The PATCH Act ensures that:
- EOBs are sent directly to each patient and that patients can choose to how receive their EOB;
- EOBs are not sent for preventative health services with no cost-sharing, such as testing for a sexually transmitted infection or a domestic violence counseling session; and
- EOBs list only generic information, such as “office visit” or “medical service”, when sensitive care is provided. Sensitive care includes reproductive health care and substance abuse treatment.
On March 30, 2018, the PATCH Act was signed into law. The new law will go into effect on April 1, 2019.
Paid Family and Medical Leave, Minimum Wage Increase
In 2018, NARAL Pro-Choice Massachusetts worked as a coalition member of Raise Up in supporting Paid Family and Medical Leave for all Massachusetts employees. The law creates a paid family and medical leave insurance program and raises the minimum wage to $15 over five years. This bill allows all parents, including those who adopt, the time to care for their children and allows everyone to care for ailing family members without the fear of financial instability.
On June 28, 2018, Governor Charlie Baker signed this legislation into law. The paid family and medical leave benefits will be available starting in 2021, and the minimum wage will rise from the current rate of $11 to $15 by 2023.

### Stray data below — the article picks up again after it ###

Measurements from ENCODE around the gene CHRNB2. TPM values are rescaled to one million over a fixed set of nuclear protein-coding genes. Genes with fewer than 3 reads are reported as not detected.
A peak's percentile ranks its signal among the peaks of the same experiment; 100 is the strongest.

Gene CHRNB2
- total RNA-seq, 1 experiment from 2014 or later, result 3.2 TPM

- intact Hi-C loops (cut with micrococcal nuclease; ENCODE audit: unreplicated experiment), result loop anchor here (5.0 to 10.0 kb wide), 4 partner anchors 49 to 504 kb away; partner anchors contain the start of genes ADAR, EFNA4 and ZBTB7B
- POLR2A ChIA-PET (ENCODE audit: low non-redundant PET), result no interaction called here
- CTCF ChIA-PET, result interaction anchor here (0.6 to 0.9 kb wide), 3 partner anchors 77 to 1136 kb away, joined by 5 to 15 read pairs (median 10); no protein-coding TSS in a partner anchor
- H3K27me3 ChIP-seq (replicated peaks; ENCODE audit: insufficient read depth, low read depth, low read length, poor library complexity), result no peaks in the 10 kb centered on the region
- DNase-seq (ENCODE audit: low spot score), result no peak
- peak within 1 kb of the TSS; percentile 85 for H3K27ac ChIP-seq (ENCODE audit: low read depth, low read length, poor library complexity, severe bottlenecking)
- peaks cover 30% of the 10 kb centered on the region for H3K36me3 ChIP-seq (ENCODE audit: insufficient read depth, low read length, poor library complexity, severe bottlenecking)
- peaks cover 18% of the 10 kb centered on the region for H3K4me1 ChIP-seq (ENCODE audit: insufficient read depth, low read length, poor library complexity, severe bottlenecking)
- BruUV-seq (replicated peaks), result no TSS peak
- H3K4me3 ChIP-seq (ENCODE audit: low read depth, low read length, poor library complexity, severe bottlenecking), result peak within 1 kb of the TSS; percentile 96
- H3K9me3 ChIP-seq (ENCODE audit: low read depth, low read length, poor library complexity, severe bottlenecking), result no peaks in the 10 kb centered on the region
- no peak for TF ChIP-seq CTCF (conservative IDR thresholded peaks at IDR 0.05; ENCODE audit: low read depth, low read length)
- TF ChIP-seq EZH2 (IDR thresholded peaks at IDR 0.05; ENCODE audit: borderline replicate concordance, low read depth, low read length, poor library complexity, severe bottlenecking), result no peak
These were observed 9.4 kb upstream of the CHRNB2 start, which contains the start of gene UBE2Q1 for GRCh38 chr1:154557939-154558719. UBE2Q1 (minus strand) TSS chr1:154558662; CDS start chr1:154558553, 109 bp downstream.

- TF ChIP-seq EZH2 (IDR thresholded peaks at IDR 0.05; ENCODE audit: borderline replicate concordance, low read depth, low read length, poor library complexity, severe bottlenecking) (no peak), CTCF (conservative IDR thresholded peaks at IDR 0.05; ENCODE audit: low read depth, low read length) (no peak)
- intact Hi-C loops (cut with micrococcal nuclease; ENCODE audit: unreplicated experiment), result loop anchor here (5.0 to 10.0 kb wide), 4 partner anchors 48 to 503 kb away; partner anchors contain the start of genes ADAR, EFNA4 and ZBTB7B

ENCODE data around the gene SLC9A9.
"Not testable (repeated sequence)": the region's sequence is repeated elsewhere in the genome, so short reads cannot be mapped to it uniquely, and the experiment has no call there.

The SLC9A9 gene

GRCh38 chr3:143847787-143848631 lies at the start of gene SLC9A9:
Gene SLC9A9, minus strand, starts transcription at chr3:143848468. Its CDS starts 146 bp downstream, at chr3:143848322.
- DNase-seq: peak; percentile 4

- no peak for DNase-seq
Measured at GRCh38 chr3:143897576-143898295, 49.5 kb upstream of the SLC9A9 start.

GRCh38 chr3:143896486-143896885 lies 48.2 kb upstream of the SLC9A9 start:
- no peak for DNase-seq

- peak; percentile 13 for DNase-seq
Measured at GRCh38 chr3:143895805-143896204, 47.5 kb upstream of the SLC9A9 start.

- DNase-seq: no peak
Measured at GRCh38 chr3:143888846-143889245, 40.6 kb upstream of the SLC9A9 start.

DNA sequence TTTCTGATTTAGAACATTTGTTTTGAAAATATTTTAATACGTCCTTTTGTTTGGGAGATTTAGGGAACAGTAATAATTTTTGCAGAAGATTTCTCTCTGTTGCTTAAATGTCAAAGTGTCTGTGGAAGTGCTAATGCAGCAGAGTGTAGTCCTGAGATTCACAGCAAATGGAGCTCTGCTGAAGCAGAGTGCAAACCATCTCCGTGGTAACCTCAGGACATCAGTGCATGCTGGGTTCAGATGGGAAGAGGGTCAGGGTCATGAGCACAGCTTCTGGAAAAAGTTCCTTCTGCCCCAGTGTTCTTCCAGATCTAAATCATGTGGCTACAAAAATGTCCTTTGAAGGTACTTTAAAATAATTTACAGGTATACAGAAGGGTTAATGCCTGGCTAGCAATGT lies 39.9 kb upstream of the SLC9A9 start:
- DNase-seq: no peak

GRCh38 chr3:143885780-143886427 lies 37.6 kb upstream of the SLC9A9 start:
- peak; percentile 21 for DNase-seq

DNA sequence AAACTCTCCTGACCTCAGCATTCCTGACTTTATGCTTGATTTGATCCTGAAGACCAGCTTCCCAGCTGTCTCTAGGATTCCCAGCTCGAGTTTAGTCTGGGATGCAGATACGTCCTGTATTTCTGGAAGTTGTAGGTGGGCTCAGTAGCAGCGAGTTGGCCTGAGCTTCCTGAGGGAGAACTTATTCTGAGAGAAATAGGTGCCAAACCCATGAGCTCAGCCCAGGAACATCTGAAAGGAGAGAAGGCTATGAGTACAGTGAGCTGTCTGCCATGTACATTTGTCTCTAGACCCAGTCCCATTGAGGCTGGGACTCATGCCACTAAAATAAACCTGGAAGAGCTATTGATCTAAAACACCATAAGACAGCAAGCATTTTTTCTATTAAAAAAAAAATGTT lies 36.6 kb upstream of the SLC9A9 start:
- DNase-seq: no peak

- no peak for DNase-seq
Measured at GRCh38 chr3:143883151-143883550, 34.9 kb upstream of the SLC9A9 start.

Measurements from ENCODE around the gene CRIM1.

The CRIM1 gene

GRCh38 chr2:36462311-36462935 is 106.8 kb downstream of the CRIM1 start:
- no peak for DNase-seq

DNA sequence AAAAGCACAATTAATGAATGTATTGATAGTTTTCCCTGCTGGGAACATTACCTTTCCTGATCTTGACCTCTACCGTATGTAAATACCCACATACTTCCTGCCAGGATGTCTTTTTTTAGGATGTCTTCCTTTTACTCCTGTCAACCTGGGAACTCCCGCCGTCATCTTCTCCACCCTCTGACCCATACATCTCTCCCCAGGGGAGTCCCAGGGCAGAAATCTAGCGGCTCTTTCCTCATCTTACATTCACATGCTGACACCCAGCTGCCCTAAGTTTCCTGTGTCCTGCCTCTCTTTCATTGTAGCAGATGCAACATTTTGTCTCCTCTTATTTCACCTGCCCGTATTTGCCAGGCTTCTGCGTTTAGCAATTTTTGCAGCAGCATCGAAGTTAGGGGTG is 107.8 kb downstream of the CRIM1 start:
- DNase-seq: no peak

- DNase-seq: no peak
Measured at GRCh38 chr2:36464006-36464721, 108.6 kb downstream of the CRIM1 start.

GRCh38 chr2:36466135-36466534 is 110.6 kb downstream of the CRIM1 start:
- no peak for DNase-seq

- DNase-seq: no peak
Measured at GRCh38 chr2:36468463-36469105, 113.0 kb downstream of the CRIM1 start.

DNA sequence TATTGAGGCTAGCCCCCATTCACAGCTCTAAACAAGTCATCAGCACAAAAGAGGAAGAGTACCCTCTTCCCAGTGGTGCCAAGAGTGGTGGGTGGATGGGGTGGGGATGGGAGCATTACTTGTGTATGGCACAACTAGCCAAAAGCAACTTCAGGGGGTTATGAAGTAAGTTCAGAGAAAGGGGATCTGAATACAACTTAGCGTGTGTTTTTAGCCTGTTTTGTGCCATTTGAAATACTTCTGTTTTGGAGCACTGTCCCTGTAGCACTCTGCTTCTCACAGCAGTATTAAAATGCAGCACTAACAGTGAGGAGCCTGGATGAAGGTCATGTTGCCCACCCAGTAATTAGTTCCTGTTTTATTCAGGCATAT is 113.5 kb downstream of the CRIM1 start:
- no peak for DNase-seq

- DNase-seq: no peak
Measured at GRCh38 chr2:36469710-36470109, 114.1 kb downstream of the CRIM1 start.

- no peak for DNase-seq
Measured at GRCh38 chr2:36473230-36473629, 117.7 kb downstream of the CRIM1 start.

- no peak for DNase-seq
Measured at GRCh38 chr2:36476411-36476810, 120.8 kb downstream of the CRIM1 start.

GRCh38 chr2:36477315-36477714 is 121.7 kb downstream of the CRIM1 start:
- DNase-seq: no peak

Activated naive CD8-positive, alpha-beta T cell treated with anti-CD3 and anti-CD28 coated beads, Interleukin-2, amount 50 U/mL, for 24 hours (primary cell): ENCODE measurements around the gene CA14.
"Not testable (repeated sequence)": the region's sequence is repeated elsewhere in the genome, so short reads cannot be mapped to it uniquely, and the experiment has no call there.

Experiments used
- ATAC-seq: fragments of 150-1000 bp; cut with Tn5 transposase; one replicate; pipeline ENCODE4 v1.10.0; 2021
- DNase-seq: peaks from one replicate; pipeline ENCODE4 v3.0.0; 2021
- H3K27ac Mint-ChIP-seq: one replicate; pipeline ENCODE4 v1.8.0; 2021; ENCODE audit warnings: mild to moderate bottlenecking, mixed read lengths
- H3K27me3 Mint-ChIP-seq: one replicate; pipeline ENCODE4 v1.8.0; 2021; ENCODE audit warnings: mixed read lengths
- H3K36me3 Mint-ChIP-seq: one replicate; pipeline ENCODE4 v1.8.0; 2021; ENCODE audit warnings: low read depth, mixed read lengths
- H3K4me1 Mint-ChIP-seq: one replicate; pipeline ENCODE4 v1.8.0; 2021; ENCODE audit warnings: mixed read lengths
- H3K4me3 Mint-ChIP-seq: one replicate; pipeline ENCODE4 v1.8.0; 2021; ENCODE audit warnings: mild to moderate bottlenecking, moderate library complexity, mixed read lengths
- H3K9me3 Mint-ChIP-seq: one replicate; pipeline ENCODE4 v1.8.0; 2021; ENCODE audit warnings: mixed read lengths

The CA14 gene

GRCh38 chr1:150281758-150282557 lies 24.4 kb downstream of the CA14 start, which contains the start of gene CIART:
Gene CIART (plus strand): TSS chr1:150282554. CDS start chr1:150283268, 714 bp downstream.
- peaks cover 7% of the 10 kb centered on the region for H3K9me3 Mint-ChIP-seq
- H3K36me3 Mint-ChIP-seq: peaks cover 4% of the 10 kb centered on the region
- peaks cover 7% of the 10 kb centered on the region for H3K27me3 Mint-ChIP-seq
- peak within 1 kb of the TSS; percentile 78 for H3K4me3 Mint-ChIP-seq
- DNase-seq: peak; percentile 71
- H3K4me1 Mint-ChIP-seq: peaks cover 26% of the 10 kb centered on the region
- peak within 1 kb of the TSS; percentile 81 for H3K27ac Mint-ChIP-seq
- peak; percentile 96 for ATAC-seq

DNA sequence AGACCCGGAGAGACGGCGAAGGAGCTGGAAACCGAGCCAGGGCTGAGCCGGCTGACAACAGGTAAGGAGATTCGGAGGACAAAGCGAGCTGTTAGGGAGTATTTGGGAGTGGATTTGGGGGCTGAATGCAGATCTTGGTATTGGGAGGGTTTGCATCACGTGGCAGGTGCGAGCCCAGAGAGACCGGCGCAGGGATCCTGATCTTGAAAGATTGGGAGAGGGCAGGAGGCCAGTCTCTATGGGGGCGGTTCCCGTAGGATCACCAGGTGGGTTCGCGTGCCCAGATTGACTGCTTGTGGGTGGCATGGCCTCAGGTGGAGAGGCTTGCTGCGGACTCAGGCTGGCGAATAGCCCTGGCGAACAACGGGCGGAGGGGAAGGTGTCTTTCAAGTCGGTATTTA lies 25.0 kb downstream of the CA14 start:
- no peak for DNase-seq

Immediately following the 2016 Presidential Election, NARAL Pro-Choice Massachusetts with the Coalition for Choice lead advocacy efforts for the ACCESS Bill. The bill, An Act Relative to Advancing Contraceptive Coverage and Economic Security in Our State, ensures that all insurance carriers in Massachusetts provide all FDA-approved contraceptive methods with no copay, including over-the-counter emergency contraception. On November 20, 2017, the ACCESS Bill was signed into law. The law went into effect on May 20, 2018.
Pregnant Workers Fairness Act
In the 2017-2018 legislative session, NARAL Pro-Choice Massachusetts joined dozens of other leading advocacy groups in Massachusetts in advocating for the Pregnant Workers Fairness Act. This legislation will ensure that pregnant workers are treated fairly on the job, are protected against workplace discrimination, and are given the reasonable workplace accommodations they need and deserve, like water and bathroom breaks. The bill received broad bipartisan support in the Massachusetts Legislature and saw unanimous favorable votes in the Massachusetts House of Representatives and the Massachusetts Senate. On July 27, 2017, the Pregnant Workers Fairness Act was signed into law.